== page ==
When asked how the 60% of the community that is unemployed find money to buy food, the answers very varying. Some clean houses or wash clothes, others sell traditional jewelry or vegetables in Freedom Square, while still others do not work—simply because they refuse to or because they are tired of looking for work in what is still a very segregated and racist country—and either collect unemployment or continue to have children to so they can receive child support.

Proud and respectful, most of the people who inhabit this dense community are not complaining; rather, after informally talking with then, they admit to having come to accept the neglected state in which Kliptown now finds it self in.

“Nothing ever changes,” says a man whose name I don’t remember. “But we at least expect the area to be electrified.”

Wednesday Morning, Before Day 2 of Teacher Training at Lilydale

Indeed, in Gauteng, the area that encompasses Pretoria, Soweto, (comprised of millions of people in which Kliptown manages to carve a black hole) and the surrounding suburbs, the lights that fill the star-struck sky seem curiously to ignore the 50,000 people Kliptown in it holds.

But X remains optimistic.

“We can’t expect the government (the ANC) to enact change in the 15 years of its history,” X said, perhaps indirectly explaining why South Africans awarded Jacob Zuma, a charismatic, eccentric Zulu the ANC Presidency in large numbers this May. “I still have hope things will change.”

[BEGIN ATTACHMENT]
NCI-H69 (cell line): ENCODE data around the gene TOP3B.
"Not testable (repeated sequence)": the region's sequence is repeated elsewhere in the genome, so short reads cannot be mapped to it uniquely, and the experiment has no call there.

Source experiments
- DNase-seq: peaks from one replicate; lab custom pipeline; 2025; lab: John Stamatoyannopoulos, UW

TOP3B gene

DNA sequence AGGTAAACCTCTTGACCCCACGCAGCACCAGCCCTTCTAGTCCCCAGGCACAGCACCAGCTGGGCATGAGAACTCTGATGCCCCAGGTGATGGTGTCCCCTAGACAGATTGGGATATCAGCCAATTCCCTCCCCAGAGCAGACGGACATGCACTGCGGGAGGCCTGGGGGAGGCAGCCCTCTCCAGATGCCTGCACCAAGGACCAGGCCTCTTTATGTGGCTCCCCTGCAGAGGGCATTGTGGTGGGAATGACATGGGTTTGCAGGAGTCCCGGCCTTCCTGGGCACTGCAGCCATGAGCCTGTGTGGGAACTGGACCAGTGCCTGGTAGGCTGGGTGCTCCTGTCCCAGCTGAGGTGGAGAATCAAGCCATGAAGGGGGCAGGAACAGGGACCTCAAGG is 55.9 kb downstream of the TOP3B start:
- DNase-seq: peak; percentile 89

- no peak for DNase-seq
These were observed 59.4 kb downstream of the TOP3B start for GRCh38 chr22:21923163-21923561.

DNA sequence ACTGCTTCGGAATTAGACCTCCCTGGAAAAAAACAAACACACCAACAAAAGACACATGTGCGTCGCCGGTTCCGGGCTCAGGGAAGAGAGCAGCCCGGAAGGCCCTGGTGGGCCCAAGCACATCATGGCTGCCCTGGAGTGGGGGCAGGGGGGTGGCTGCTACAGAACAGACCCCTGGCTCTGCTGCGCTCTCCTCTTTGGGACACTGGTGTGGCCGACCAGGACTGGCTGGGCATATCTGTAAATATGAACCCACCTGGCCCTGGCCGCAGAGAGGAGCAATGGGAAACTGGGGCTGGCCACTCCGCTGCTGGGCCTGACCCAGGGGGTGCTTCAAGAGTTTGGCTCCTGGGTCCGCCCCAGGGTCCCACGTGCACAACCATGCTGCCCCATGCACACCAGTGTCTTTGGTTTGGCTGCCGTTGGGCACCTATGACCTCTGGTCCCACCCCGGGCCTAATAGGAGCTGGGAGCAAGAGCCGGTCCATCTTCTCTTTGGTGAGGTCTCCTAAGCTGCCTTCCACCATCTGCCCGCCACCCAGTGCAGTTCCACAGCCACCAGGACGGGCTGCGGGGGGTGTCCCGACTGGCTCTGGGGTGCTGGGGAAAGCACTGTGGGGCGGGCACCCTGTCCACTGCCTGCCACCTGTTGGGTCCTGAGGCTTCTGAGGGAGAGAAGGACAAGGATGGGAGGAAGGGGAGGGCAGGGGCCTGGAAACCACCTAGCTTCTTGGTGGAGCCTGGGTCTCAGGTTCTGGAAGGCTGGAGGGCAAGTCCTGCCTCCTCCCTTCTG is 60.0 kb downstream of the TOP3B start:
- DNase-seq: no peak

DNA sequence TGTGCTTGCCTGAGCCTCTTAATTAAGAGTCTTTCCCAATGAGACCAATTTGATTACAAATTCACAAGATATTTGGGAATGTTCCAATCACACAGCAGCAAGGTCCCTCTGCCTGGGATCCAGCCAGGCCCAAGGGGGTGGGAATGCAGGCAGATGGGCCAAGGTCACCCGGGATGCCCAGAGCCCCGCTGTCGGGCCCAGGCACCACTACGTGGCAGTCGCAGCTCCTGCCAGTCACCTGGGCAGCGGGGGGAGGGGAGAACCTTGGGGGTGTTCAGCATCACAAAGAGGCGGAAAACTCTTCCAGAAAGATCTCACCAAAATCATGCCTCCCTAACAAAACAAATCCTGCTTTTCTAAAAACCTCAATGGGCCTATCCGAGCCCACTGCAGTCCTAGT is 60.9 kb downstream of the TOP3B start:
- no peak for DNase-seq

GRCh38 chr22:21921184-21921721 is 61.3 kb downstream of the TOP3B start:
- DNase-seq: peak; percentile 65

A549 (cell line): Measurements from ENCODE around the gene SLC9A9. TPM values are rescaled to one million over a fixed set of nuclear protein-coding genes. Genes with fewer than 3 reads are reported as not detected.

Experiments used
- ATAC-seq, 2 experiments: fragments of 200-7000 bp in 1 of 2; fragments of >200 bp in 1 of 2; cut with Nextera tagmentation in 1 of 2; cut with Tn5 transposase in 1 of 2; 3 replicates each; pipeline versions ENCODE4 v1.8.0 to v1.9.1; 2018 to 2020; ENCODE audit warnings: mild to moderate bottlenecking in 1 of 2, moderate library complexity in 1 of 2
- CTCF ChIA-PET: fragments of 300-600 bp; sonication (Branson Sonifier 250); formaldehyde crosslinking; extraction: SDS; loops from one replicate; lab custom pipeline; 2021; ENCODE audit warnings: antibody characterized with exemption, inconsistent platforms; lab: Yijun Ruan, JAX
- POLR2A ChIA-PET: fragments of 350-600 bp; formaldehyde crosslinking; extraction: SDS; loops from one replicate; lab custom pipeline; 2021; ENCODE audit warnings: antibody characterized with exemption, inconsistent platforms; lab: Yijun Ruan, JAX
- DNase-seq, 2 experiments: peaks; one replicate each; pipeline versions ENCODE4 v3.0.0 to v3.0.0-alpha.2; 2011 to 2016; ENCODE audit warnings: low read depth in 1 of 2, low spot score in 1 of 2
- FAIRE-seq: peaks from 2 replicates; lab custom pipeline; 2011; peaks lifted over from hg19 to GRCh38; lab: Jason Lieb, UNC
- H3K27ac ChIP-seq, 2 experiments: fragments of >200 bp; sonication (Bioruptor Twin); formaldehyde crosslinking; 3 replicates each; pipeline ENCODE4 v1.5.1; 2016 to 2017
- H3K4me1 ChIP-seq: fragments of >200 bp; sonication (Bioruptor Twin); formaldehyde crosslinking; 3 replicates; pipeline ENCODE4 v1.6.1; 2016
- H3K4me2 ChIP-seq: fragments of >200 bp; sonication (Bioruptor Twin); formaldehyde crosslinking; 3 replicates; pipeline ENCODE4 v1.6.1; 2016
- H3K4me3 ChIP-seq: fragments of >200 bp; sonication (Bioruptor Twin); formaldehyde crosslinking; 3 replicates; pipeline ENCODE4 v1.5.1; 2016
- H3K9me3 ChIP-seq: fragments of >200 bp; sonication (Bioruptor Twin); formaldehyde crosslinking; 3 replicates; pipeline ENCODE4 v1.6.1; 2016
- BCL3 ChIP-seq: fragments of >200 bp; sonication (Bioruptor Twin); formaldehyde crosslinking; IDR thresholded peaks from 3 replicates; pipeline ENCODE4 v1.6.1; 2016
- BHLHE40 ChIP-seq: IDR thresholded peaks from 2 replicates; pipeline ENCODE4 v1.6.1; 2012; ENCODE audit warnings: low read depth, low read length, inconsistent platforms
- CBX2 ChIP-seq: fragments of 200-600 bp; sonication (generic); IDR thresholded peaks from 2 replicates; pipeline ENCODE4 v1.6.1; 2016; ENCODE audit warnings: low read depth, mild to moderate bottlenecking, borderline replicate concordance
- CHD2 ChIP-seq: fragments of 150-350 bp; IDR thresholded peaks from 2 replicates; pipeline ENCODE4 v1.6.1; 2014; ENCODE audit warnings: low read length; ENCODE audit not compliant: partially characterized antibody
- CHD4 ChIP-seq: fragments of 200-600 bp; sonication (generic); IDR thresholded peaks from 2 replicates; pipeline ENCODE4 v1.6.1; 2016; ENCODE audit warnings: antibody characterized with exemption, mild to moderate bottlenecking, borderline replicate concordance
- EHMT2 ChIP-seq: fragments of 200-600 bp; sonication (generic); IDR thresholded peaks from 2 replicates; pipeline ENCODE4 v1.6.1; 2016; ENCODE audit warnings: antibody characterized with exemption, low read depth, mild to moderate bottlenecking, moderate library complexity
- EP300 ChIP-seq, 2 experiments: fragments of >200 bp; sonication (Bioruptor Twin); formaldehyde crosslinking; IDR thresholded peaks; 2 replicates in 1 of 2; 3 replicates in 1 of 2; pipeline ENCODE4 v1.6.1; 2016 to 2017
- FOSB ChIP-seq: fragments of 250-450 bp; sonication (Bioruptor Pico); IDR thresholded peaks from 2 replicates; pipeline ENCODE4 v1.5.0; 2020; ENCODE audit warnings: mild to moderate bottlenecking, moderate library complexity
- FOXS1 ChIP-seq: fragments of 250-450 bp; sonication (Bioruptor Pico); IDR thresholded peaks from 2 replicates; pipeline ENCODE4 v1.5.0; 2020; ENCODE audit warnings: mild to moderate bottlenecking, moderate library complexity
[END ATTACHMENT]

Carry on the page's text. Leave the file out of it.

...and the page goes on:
On Saturday we went to a soccer tournament with the Kliptown boys. They won both first and second place and it was a shining moment for the poorest team on the field, the mental recognition far outweighing the material reward—soccer balls, jersey’s, ect.—although pride comes in many forms, especially for males. The boys sang Afrikaans—one of the eleven official languages in South Africa (English, Zulu, and Afrikaans)—and Zulu songs all the way home. When the bus dropped us back off in Kliptown, the team walked a little taller into the KYP—past the mud puddles, (so as not to tarnish their cleats) sitting infants, and barbed wire—as the entire mass of youngsters within KYP took notice and applauded the winners.

Yesterday we had teacher training at Lilydale and today we have the same. Will write more on that tomorrow, as well as give a brief history lesson based on ‘Long Walk to Freedom.’

I have not yet been to Jo’burg, save the taxi ride into Kliptown the day of our arrival, but heading to the soccer game, we passed Pretoria and witnessed the affluence and luxury in which a minority of Africans and the majority of whites live; the social and economic inequality offers a glimpse into 1950’s apartheid whilst simultaneously providing a semblance of opportunity.

Finally, in terms of security, I have never felt safer. I am more at ease here than some parts of Boston. Although trouble can easily be found for those in search of it, we’ve been following the rules and staying home at night. I do not fear when biology strikes and I have to go to the outhouse to relieve myself. The nights are quiet and peaceful, the days bring us warm welcomes from the locals, and the KYP members who act as our chaperones have only our best interests at heart. The community here, as I’ve said, is a dignified and communal place. Unlike other Westerners, or whites, we do not come to praise their toil and trouble before we leave to our plush existence at night. No, we live here—and for that, we are granted security and a reciprocated respect. No longer will I be ‘Sleepless in Soweto.’